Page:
CounterClockwise: Crabby Meets the Anti-Crabby

Photo: hettie gm

A number of weeks ago, I went to a lecture by a Harvard social psychologist, Ellen Langer. She wrote the ground-breaking book Mindfulness, and she has a new book out which I just finished, called Counterclockwise.

Langer has done a lot of research on mindfulness, and the "psychology of possibility." She believes we can use the power of our minds to do amazing things--improve our health, and even, in some ways, turn back the clock and reverse the physical effects of aging.

So what happens when you take a cranky, cynical, slothful, not-particularly-optimistic blogger like Crabby, and expose her to a serious scientist who believes practically nothing is impossible? Someone who encourages us to think that dogs might be taught to yodel and human limbs might spontaneously regenerate? Or who claims we shouldn't expect our eyesight to decline as we reach old age, or that we can melt off pounds merely by thinking differently about the exercise we already do?

Well... sometimes even stubborn crabby cynics find themselves rethinking things a bit! I have to say Dr. Langer's ideas were pretty darn intriguing.

Our Perceptions Affect Our Health?

Well, this notion isn't entirely a shock--we've all heard of the placebo effect. But what did blow me away is just how many surprising ways our perceptions can change the actual physical functioning of our bodies. Langer has been doing research on this for decades, and she's gotten amazing results.

Here are just a couple of the studies she discusses in her book:

The "Counterclockwise Study": This one took place back in the 1970's, but the scientific world didn't quite know what to make of it back then. Now that the idea of a mind/body connection doesn't sound so wacky, it's gaining new attention. Apparently the study is even going to be the subject of a movie starring Jennifer Aniston! (Sigh. We're still waiting for "Cranky Fitness, the Musical" to get snapped up, yet oddly enough, the phone is not ringing off the hook).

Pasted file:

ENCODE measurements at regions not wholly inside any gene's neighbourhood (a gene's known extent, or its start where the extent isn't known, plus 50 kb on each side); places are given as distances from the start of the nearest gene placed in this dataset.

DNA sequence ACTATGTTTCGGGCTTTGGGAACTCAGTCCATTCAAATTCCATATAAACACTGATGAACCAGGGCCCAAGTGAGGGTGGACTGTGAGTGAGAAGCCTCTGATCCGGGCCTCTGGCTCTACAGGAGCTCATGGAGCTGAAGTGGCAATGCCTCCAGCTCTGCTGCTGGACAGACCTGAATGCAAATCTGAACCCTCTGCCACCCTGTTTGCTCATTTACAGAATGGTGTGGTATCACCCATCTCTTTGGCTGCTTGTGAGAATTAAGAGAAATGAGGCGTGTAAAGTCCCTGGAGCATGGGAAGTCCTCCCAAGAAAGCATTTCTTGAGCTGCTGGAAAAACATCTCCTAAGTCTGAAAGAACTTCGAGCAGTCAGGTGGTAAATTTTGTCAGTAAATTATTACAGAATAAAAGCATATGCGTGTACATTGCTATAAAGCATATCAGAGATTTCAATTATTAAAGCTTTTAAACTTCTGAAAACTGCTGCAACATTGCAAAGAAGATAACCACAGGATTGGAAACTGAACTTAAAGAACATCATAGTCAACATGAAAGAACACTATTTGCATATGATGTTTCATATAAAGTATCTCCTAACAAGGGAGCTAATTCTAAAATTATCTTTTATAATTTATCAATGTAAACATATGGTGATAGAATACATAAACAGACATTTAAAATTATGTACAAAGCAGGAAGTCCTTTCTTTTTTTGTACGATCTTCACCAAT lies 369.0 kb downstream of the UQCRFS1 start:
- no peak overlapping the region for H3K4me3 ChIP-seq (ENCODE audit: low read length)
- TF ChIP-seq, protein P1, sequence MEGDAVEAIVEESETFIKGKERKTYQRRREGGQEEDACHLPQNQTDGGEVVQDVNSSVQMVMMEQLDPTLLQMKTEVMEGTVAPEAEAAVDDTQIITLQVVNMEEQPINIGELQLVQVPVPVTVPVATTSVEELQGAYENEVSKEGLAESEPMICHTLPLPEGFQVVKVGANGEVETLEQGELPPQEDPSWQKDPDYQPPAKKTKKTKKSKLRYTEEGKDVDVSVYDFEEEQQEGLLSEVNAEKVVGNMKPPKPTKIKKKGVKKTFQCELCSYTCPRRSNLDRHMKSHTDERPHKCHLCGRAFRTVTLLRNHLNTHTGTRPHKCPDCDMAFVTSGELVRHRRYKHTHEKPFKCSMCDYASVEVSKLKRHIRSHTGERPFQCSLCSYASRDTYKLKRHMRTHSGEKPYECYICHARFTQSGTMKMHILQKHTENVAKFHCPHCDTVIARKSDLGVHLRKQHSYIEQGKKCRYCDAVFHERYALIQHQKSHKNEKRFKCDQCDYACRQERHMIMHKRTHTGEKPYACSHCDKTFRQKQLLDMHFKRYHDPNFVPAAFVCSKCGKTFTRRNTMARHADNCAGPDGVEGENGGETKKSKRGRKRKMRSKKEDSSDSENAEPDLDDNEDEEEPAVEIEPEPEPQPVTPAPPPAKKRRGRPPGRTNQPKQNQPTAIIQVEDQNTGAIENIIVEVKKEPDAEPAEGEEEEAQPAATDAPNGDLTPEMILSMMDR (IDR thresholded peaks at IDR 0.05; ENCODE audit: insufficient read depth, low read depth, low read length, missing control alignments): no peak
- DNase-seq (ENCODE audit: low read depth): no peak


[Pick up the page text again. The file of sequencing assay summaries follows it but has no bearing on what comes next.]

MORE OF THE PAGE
Anyway, in the study, Langer took two sets of elderly men away from their dreary nursing homes and sent them to a cabin for a week. They fixed things up at the cabin so that everything looked like it did 20 years earlier, in 1959. They surrounded these guys with songs, pictures, magazines, and tv and radio shows from the era. They gave them more autonomy and responsibility than they normally got, and did a bunch of other cool things for them too, but I'll let you read the book for further details.

One group of these old dudes, the experimental group, was told to live as though it were 1959. They were instructed to be who they were at that age, to not discuss anything that happened after time, and to try to reflect in their conversations and interactions that it was 1959, not 1979. They were also told that if they did this successfully, there was reason to believe they feel as well as they did back then.

The control group was also surrounded with the same 1959 environment, but told only to reminisce about the past, not to live as though they were 20 years younger.

Not to spoil the movie or anything... but holey moley, what a difference that week made!

It actually produced improvements for both groups, but especially the experimental group. After a week of living as though they were 20 years younger, their hearing and memory improved and the guys gained weight (and most needed to). The experimental group showed significantly greater improvement in joint flexibility, manual dexterity, and finger length; they increased their intelligence scores; and they improved in their height, weight, gait, and posture. Objective observers said all of the experimental subjects looked noticeably younger after the study was over.

Cool, huh?

The Hotel Maid Study: This study was another one that I thought was incredible. (So incredible I even scoffed a bit when I first heard about it).

Langer was curious as to why hotel room attendants were burning lots of calories in their demanding jobs, yet were still overweight, had high blood pressure, and other signs of poor health.

I woulda figured: well, because maybe they don't make much money and have crappy junk food diets? Langer wondered instead: could it be because they don't think they're getting enough exercise?

So guess what happened when some of the maids were told that their jobs actually burned enough calories to meet the surgeon general's definition of an "active lifestyle?" They changed nothing else about their routines except their expectations. And with their altered perceptions, they started losing weight and lowering their blood pressure. Those who weren't told they were already getting enough exercise... didn't.